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A Look at Pregnancy-Related Attrition in General Surgery

A Look at Pregnancy-Related Attrition in General Surgery

Studies show that attrition from general surgery programs is high, even with the introduction of work-hour limitations and new restrictions on hours for general surgery residents. Research has also shown that many factors play a role in residency attrition, most notably lifestyle considerations. Several studies have linked female sex to an increased risk of attrition, but not all research has corroborated this relationship. “Women still represent the minority among surgical residents throughout the United States,” says Erin G. Brown, MD. “There are many stereotypes regarding attrition among female residents, including pregnancy during residency being a risk factor for attrition.” Exploring the Issue A significant number of residents report being perceived negatively if they become pregnant during training, according to some investigations. “Since more women are entering medicine, it’s important to examine the potential links between sex, pregnancy, and attrition,” says Dr. Brown. To address this research gap, Dr. Brown and colleagues conducted a study to determine whether child rearing during training increased the risk of attrition from general surgery residency. The study, published in JAMA Surgery, was a retrospective review of general surgery residents at the University of California, Davis over a 10-year period. The study team analyzed voluntary and involuntary attrition rates as well as the incidence of child rearing among residents. “Our study found that neither sex nor child rearing was a risk factor for attrition in general surgery residencies,” Dr. Brown says. Overall, the attrition rate for women was not significantly different from the proportion of men who left the general surgery residency program. The attrition rate, which was 18.8%, was comparable with rates published in...
Hip Fracture in Older Adults

Hip Fracture in Older Adults

As life expectancy continues to increase in the United States, the number of elderly people and those with chronic health conditions like osteo­porosis is also rising. The number of people older than 65 is expected to increase from 37.1 million to 77.2 million by the year 2040. With this aging trend, the incidence of hip fractures is also expected to increase. “The care of patients with hip fracture is improving, but it’s still a significant healthcare challenge that dramatically affects patients and their caregivers,” says W. Timothy Brox, MD. “These individuals are at greater risk of death after their hip fracture. They also experience other problems, including being unable to return to prior living circumstances, the need for increased super­vision, and decreased quality of life and mobility. Furthermore, hip fracture patients are at increased risk for secondary fractures.” Welcome Guidelines In 2014, the American Academy of Orthopaedic Surgeons (AAOS) released a clinical practice guideline (CPG) on managing hip fractures in the elderly. The guideline included many evidence-based recommen­dations throughout the continuum of care, ranging from preoperative treatments to post-discharge management. Some of the recommendations in the guidelines are aimed at reducing delirium in hip fracture patients, according to Dr. Brox, who chaired the AAOS CPG writing group. “Delirium is common among hip fracture patients,” he says. “Patients with postoperative delirium are less likely to return to their pre-injury levels of function. They’re also at higher risk for postoperative complications and are more frequently placed in nursing homes. The lower the incidence of post-fracture delirium, the more completely and effectively patients will recover.” Beyond delirium, the AAOS writing group gave...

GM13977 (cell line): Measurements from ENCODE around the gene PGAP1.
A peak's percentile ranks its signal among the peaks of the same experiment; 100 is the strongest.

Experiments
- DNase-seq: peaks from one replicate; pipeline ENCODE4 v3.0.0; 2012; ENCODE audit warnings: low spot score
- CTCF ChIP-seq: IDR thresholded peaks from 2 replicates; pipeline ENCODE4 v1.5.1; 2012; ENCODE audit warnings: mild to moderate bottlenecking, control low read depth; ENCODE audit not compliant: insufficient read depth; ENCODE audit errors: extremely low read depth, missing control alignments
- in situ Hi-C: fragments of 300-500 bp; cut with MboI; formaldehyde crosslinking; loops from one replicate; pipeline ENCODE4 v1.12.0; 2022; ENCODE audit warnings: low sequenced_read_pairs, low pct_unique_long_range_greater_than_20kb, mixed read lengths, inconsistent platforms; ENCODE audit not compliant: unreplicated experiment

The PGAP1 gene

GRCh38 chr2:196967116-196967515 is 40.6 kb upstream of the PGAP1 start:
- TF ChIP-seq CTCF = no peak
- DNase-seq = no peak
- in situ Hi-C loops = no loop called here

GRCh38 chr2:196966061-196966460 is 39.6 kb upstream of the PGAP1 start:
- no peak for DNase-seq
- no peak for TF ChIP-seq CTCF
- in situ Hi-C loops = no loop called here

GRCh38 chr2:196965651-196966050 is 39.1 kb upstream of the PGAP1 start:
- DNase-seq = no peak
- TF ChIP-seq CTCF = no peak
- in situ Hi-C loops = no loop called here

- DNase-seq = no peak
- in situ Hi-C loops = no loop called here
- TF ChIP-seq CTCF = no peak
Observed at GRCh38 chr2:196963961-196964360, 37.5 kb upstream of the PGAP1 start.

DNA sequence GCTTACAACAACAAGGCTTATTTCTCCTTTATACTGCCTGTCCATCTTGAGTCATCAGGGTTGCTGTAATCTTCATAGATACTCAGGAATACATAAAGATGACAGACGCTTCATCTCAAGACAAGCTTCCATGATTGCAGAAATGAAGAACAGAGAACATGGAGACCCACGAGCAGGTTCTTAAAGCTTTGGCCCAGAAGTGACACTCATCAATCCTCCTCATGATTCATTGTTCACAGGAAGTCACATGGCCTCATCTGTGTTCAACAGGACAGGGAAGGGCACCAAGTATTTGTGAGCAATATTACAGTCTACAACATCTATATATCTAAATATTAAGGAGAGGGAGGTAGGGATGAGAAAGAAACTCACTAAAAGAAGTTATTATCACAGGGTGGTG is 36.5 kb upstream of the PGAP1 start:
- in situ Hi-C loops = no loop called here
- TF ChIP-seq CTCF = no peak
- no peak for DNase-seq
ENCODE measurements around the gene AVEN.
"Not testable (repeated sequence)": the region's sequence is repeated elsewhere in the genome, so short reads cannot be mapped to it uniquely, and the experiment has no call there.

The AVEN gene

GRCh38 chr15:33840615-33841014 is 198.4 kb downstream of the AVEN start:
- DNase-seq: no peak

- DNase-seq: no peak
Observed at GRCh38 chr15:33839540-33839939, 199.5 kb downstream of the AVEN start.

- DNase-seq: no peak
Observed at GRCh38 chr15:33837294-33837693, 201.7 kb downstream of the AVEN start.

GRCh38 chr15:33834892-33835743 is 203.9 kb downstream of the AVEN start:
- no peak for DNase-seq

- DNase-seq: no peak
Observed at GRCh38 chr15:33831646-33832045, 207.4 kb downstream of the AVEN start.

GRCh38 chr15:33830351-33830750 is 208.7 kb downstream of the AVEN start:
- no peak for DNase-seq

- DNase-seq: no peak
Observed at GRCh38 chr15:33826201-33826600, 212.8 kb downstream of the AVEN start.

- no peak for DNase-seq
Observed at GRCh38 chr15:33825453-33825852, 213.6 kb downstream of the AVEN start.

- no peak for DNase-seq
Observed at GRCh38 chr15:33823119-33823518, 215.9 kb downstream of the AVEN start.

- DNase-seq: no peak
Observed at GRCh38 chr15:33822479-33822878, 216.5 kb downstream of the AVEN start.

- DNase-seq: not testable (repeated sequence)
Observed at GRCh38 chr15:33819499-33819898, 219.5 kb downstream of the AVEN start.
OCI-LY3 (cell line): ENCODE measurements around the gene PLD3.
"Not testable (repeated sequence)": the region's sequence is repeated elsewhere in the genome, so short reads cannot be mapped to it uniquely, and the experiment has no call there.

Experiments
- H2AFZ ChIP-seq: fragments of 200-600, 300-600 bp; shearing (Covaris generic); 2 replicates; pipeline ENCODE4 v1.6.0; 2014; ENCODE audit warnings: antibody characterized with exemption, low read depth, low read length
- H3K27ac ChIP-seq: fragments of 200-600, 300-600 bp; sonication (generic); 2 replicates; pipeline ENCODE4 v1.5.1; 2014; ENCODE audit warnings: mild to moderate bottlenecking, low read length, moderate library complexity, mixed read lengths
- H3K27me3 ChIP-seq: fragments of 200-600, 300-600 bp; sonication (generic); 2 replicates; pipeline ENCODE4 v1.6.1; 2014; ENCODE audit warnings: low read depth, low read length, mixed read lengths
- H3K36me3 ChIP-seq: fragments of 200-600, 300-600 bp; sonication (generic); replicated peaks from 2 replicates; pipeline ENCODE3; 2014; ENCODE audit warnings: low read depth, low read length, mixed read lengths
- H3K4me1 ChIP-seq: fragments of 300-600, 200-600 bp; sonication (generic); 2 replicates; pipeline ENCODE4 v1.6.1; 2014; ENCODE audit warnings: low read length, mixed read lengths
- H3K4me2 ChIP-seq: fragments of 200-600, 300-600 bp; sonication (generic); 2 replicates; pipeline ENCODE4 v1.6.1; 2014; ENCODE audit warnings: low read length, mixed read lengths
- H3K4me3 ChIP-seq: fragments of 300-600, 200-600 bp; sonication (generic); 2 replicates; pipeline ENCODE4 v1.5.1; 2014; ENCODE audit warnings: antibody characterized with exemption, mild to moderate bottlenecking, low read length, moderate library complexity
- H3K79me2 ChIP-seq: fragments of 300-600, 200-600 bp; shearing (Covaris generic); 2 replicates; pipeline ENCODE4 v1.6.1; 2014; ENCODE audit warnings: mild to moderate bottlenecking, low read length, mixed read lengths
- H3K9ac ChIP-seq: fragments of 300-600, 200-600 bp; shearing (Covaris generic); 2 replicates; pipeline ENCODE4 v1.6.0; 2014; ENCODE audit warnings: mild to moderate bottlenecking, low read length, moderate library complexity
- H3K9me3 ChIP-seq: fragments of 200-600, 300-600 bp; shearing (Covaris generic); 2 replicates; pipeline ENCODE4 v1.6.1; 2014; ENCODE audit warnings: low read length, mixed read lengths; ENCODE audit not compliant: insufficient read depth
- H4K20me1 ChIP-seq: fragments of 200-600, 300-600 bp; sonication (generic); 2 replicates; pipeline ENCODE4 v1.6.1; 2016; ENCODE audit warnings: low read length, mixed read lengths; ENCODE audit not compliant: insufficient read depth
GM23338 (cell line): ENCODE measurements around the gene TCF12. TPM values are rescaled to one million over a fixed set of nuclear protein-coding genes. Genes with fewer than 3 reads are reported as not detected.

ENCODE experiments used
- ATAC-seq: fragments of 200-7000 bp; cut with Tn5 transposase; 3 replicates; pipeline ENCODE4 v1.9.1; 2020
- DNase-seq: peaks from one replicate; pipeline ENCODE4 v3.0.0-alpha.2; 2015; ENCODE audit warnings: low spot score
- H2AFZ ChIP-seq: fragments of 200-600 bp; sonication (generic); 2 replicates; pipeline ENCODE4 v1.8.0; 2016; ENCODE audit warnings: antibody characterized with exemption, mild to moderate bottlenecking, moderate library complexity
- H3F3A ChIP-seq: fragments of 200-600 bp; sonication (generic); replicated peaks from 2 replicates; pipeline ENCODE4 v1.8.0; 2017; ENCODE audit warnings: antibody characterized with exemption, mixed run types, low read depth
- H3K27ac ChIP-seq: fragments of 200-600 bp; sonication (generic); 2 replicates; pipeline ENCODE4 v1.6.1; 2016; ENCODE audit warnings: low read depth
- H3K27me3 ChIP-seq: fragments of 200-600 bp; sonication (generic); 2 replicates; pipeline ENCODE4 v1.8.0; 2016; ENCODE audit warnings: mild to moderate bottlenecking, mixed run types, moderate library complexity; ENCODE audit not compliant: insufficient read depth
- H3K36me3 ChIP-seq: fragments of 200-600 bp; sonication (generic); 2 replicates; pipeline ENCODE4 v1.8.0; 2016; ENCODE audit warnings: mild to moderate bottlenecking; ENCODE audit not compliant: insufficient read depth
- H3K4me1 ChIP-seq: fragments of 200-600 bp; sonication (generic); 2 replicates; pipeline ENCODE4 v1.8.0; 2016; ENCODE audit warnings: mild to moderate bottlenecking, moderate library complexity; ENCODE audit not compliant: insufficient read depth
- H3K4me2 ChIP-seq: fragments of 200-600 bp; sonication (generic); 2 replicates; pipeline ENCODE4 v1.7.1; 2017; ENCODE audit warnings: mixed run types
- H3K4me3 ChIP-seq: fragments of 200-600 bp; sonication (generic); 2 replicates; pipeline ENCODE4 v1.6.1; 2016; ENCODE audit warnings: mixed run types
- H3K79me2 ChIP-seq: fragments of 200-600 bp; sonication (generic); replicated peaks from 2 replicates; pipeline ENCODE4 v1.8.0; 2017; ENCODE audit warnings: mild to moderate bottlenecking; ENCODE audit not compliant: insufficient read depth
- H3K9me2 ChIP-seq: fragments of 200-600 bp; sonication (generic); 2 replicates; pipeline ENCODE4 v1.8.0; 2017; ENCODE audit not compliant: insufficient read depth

Handling Sin

Handling Sin

There’s an old adage in surgery that says: “It takes 2 years to teach a resident how to operate and another 3 to teach a resident when not to operate.” Surgery is an active profession. Above all, the surgeon is expected to take action, even when that involves the decision to NOT do surgery. Surgical sins are different from Medical sins. There are sins of commission—hubris, arrogance, pride, vanity—of which we are all guilty at one time or another during our careers. Some of them are also surgical strengths depending on the situation. There are also the sins of omission—carelessness, sloth, ignorance, and perhaps the most egregious, indecision. As a mentor once said, “A surgeon doesn’t have to be right, but he has to be certain.” It’s incumbent on us by the nature of what we do to people in surgery to be affirmative in making decisions. By that I mean, any decision should be made actively, through consideration of the action we are taking and its potential consequences. But wait, aren’t all decisions made that way? No, not always. Delay, procrastination ‘watchful waiting’ often lead to a decision of indecision where the patient’s condition changes in spite of our attention rather than because of it. If I, as a surgeon, chose not to operate on a patient, it should be because I have a valid reason for expecting that the situation will resolve without surgery, or perhaps because the patient’s condition is such that surgery presents an unacceptable risk. I recently decided not to operate on an elderly woman with free air in her abdomen. Free air means...
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